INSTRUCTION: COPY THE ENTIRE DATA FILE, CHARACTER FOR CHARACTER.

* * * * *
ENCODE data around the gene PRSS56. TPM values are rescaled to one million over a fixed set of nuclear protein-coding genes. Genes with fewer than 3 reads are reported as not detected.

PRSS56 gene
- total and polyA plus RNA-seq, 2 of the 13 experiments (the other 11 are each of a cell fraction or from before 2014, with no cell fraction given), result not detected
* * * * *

ENCODE data around the gene PRSS56. TPM values are rescaled to one million over a fixed set of nuclear protein-coding genes. Genes with fewer than 3 reads are reported as not detected.

PRSS56 gene
- total and polyA plus RNA-seq, 2 of the 13 experiments (the other 11 are each of a cell fraction or from before 2014, with no cell fraction given), result not detected